Dr. Jeremi Suri’s message to students Thursday was part history lesson, part call to action.
Suri, who traveled to Heidelberg from the University of Texas at Austin, where he is a history professor and global affairs scholar, gave the Minds@Work keynote Thursday. Using his most recent book, The Impossible Presidency, as the framework for his talk, Suri argues that the successful presidents of the past created unrealistic expectations for every president since JFK. And, the resulting problems for American politics are huge.
“The problem is, we talk the presidency and presidents but we don’t know the history of the office,” said Suri.
The image on the cover of The Impossible Presidency depicts JFK in the Oval Office, standing by a window, head bowed. Suri said the photo conveys the idea of “bearing the burdens of the office.” Additional images of a statue of George Washington (the father figure president), Abraham Lincoln (the opportunity creator president), as well and FDR (the national healer president), capture “how the office, even as big as it is, is still small,” Suri said.
In a way, it’s a Catch-22. The Founding Fathers envisioned a more limited role of the presidency and now, it’s a victim of its own success; its vastness has created limitations that make it nearly impossible to fulfill expectations. The most powerful office in the world is set up to fail.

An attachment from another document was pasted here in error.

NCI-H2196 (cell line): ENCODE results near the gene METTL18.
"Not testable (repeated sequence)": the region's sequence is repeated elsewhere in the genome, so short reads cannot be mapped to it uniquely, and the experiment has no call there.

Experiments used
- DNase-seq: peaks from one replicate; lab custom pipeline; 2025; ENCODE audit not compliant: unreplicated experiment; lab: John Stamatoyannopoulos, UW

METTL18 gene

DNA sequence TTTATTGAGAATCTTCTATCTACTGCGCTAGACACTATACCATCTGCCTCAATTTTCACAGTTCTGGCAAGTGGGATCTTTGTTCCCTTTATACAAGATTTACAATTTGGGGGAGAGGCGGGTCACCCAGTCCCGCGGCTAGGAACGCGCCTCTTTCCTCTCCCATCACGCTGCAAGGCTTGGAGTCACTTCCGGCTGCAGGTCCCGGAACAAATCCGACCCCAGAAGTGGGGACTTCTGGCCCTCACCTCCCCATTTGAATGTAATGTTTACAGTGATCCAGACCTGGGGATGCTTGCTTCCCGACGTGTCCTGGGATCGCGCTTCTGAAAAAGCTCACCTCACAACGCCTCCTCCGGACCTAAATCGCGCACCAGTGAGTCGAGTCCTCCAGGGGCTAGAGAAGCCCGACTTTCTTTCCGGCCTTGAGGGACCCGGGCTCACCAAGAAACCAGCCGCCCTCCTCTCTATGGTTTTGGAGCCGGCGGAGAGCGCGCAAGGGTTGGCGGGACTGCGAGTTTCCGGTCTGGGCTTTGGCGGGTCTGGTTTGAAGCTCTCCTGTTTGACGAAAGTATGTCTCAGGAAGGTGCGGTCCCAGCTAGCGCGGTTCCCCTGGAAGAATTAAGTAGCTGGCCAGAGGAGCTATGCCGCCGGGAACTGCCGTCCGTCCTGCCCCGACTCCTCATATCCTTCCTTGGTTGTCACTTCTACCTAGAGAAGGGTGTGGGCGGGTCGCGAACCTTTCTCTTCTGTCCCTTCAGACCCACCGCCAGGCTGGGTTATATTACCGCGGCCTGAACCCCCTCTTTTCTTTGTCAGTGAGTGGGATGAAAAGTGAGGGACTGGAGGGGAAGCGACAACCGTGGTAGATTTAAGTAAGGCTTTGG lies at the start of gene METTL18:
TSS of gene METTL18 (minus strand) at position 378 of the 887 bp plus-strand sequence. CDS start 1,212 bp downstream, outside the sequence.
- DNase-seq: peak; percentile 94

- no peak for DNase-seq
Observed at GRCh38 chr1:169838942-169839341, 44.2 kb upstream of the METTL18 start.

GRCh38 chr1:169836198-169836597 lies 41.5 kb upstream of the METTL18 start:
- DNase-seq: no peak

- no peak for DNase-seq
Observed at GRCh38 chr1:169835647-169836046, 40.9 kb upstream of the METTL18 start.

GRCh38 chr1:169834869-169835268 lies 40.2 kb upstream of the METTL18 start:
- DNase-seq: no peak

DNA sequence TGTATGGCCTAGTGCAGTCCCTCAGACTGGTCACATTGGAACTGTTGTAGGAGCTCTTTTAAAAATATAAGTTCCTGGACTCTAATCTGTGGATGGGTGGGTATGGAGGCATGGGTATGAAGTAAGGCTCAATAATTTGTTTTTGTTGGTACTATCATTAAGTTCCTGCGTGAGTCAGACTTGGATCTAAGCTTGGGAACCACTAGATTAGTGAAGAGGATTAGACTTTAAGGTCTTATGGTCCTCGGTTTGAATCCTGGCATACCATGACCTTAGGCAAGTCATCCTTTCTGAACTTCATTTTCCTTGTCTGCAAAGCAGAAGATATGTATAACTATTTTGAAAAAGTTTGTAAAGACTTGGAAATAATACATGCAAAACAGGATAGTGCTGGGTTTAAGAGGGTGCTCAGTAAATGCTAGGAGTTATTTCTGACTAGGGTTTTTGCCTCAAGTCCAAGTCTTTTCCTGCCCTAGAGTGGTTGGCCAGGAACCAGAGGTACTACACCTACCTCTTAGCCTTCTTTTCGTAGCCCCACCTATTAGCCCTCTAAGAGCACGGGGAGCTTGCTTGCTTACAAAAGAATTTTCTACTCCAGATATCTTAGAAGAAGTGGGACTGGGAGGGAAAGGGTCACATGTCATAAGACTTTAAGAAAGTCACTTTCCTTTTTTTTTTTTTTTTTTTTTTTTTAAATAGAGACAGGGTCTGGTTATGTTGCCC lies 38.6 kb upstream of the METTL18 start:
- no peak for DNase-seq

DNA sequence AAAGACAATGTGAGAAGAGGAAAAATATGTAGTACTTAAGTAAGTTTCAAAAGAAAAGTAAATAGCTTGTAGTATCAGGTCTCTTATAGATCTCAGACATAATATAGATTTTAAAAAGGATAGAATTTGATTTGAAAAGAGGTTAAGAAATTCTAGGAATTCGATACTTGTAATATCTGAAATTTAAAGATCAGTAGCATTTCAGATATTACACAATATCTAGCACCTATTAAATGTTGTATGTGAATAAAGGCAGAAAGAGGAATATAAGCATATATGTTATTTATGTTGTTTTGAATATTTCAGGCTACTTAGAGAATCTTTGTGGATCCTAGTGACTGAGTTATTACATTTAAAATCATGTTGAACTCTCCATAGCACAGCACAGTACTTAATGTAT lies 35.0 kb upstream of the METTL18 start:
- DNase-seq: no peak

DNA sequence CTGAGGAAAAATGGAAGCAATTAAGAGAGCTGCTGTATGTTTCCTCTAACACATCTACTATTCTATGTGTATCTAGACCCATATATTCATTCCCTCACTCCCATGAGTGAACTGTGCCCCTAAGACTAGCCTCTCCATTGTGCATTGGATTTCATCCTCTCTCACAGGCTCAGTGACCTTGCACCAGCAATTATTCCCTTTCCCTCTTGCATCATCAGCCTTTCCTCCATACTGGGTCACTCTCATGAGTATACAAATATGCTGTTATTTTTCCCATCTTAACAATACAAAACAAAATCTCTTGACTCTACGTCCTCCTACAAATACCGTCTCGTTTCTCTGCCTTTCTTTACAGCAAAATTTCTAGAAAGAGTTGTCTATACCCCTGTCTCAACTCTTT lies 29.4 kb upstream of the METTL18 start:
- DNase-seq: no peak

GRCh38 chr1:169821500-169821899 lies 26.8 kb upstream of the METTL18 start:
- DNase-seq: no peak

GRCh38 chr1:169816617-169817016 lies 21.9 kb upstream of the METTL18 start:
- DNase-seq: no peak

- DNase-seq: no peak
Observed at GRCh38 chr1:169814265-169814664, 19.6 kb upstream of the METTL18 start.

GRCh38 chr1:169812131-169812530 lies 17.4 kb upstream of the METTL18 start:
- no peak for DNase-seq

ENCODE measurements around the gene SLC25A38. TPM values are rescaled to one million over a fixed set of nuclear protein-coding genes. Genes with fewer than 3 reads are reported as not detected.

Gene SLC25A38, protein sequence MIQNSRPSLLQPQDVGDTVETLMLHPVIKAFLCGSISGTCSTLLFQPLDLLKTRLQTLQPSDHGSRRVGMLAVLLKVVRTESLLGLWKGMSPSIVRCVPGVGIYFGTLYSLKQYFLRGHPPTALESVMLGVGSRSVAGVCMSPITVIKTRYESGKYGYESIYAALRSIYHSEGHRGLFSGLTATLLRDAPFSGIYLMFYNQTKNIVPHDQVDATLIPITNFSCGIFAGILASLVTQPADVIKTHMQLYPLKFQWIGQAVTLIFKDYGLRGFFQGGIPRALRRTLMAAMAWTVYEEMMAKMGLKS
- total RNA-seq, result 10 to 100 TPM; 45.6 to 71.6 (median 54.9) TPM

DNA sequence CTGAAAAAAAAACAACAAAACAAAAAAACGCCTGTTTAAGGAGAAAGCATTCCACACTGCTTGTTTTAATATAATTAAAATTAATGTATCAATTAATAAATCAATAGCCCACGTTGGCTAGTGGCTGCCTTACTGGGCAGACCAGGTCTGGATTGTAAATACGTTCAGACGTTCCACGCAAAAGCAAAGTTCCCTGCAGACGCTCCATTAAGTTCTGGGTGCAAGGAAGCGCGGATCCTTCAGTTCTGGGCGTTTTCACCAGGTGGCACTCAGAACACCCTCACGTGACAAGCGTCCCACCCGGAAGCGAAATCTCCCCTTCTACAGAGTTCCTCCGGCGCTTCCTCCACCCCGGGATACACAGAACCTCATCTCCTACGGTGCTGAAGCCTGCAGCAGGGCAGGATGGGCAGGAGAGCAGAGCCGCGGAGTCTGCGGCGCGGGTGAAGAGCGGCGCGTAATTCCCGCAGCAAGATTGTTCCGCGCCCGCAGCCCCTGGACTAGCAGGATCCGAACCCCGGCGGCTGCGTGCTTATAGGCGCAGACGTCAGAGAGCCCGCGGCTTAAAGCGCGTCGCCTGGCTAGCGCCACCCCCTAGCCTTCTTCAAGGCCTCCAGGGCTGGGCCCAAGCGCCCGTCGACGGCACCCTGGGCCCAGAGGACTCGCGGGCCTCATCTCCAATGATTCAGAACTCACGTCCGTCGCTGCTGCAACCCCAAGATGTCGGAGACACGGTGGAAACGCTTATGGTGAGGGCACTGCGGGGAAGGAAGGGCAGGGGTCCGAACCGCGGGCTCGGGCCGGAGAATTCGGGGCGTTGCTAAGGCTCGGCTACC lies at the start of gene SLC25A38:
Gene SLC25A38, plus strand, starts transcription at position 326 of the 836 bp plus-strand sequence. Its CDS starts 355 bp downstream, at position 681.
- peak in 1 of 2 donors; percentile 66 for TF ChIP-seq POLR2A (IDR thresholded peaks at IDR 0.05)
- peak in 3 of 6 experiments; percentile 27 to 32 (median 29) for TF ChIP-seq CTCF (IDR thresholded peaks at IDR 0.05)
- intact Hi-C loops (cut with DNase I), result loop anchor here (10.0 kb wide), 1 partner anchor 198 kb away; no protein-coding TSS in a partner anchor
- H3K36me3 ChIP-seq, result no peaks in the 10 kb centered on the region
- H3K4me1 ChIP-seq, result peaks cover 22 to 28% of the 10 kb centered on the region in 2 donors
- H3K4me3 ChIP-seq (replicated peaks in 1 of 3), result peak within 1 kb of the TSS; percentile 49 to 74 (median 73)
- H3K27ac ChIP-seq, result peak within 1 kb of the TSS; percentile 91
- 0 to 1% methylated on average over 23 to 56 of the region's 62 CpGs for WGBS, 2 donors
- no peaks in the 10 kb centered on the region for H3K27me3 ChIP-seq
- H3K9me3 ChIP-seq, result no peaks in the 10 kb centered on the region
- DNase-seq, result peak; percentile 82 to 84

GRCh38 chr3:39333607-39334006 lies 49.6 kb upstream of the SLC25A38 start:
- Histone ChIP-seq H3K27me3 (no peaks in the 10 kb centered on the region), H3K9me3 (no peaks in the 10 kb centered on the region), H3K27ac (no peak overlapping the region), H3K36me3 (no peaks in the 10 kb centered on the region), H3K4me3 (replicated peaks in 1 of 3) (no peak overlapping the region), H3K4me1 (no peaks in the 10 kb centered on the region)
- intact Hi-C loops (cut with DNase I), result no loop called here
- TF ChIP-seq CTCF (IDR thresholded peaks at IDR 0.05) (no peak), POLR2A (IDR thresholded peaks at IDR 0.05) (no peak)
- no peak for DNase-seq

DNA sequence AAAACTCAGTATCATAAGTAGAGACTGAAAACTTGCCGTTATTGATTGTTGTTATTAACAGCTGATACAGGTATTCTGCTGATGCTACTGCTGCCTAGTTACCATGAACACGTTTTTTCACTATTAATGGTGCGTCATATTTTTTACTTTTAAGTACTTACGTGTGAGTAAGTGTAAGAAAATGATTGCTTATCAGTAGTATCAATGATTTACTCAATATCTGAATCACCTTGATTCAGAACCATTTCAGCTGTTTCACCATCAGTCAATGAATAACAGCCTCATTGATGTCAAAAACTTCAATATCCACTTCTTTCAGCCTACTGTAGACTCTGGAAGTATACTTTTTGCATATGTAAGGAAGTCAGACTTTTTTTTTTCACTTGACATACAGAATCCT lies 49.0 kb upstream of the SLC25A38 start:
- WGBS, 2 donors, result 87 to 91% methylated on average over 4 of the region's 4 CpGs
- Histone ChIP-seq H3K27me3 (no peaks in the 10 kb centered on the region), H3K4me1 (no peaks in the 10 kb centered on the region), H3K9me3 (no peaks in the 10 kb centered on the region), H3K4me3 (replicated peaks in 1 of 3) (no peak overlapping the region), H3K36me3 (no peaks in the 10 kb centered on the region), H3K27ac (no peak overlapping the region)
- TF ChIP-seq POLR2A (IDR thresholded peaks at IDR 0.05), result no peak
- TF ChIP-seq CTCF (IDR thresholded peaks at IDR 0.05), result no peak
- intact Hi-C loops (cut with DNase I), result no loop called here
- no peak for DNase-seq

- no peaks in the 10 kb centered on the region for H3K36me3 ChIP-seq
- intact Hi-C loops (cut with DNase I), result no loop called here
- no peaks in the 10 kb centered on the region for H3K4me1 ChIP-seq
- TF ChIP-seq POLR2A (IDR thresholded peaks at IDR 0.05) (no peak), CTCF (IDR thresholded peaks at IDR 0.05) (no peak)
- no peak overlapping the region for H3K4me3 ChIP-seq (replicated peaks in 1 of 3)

“This institution,” Suri said, “has become so big that we’ve forgotten who we are.”
But it’s not about big or small, Republican or Democrat. “It’s about priorities,” he said. “It’s about what you care about.” Today’s presidents, he suggested, are too busy to do what really matters: to serve the values of our society.
“We are less divided today than we were in the 18th century. We are. But it’s not about division. It’s about leadership and it’s about the office,” Suri said. “Leadership is about bringing people together and then helping them to find solutions.”
That’s where his “generational call” to the students comes in.
“Get involved and make institutional reforms to better serve the needs of our time,” he charged. “Go into them, learn about them, reform them to serve the values we care about. … It’s time for us to do this today!”
He encouraged students to let history inspire them to make a difference.